We’ve got two downloads that you can grab from our show notes. Our show notes are over at talkinglaw.com.au and you’ll find it under this podcast episode which is ‘Trademarks: The Basics.’ Then we have a cheat sheet which is a simple diagram of the trademark process which talks you through the whole trademark process, if you’re interested in seeing how the process works, and then the second download is a guideline on how to work out if your trademark is able to be protected.

 

So what are the action steps for you?

  • Firstly, work out what brands in your business are important now, or may be in the future so that’s our first: a brand check for you.
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  • Number two, check if you have protected these brands, and when I talk about brands I might be talking about your company names, your business names and any particular product or service lines that you’re operating under a brand name.
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  • Number three, if these brand aren’t protected do a quick assessment for yourself to see if they’re capable of protection and you can do that using the guideline that I said you can download from the show notes.
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  • And fourthly, protect them, protect them through registration in jurisdictions that are relevant to you.

Quick Recap

Okay, great! So quick recap today, what did we talk about:

  • We talked about why trademarks are important;
  • What trademarks are;
  • Who it’s relevant for and when the most vulnerable phase of the business is in relation to trademark protection and expulsion;
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  • How you get protection, and what if you don’t; and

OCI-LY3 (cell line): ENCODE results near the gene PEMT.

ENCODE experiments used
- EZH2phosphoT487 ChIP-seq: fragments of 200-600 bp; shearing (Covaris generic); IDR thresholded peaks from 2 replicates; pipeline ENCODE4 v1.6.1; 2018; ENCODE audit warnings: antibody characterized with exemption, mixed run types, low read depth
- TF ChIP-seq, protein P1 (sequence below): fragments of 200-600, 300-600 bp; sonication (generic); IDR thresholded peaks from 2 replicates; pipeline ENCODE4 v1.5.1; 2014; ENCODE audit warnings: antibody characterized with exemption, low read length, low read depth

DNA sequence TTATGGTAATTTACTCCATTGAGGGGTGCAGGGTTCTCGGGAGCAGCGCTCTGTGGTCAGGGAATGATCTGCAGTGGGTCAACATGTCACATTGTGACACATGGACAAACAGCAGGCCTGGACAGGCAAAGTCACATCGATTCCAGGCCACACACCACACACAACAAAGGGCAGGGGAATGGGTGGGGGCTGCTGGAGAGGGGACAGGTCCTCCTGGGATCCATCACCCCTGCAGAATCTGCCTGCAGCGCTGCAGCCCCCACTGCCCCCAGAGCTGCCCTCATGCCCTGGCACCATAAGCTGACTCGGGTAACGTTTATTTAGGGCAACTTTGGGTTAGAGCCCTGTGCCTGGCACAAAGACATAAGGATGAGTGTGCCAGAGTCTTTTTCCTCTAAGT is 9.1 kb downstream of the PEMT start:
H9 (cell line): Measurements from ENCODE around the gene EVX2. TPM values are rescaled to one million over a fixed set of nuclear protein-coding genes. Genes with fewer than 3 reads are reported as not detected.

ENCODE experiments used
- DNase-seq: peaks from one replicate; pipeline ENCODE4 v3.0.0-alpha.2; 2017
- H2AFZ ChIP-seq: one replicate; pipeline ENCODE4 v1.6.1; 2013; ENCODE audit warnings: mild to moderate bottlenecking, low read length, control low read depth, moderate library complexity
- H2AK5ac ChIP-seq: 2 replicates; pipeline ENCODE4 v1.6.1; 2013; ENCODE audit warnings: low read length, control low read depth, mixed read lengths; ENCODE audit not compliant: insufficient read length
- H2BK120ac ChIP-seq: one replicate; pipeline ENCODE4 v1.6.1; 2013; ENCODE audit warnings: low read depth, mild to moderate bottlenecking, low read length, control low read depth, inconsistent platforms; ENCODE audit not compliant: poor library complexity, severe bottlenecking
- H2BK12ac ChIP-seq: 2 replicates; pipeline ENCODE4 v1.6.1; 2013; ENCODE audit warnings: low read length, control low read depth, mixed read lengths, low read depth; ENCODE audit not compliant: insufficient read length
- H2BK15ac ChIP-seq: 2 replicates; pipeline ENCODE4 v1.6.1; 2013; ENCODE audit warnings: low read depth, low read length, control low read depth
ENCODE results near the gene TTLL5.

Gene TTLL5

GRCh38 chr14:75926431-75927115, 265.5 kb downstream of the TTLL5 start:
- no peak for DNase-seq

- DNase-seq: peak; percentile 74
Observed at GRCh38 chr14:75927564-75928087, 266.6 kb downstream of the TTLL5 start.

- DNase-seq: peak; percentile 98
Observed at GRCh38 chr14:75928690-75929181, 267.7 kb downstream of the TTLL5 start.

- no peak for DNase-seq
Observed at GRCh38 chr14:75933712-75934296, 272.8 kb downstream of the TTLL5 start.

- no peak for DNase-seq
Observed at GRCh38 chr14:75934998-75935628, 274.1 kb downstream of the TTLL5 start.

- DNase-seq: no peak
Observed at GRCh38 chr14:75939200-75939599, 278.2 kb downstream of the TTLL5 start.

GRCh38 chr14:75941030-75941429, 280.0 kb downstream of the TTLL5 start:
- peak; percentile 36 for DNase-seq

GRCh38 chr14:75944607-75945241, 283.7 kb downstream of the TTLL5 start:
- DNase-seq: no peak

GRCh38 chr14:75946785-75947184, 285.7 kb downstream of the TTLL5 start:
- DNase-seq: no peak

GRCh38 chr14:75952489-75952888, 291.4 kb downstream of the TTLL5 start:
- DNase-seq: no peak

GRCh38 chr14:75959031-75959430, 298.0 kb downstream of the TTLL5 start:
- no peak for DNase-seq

• We gave those action steps and the cheat sheets and guidelines that you can download from the show notes at talkinglaw.com.au.
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If you would like more information about this topic you can also get more information through our website at ‘Talking Law’ or at www.aspectlegal.com.au. Through that website you’ll also be able to download a transcript of this podcast episode if you’d like to read it in more detail, and you’ll also find details of how to contact our lawyers at aspect legal if you would like to have any sort of assistance with your trademark registration, if you’ve got issues with competitors that are using a similar name to yours and you want to do something about it, or if you’ve just got some questions that you’d like to run past our lawyers. Finally, if you enjoyed what you heard today, please pop over to iTunes and leave us a review. We will be most grateful. Thanks again for listening in. See you next time, bye!

 

One common legal issue businesses face are problems that crop up from time to time with clients. This can lead to clients paying slowly, or not at all, costly and time consuming disputes, and brand damage. In this episode we discuss how having the right approach from the start can help you to avoid most of these problems.

Links

Episode Highlights

1:40 Five customer engagement issues you need to look into

5:11 Setting up the right terms and conditions

6:00 What should you include in your terms and conditions

6:38 Clarity on responsibility of both parties

7:49 Clarify who owns the intellectual property

9:06 Payment terms – incentives and penalties

9:57 Liability clauses you need to include

13:50 Writing your terms and conditions in plain English

14:55 Fulfill your own terms – and be proactive

16:24 Consider the cost of inaction

17:31 Four action steps you need to take

Full Transcript

Today we’re talking about the ways that you can set up your client relationships right from the start.

So, why is this important? One common legal issue that businesses face, are problems that crop up from time to time with clients or customers, depending on which language you use.

That might reflect itself in:

  • Clients being slow payers;
  • Clients not paying at all;
  • Clients that raise issues with the goods or services you’ve provided;
  • Clients that try to terminate contracts with you before they’ve come to an end; or, at the worst,
  • Situations where clients try to make you liable for the loss they have suffered, that potentially could even be greater than the value of the goods or services that you’ve provided to them.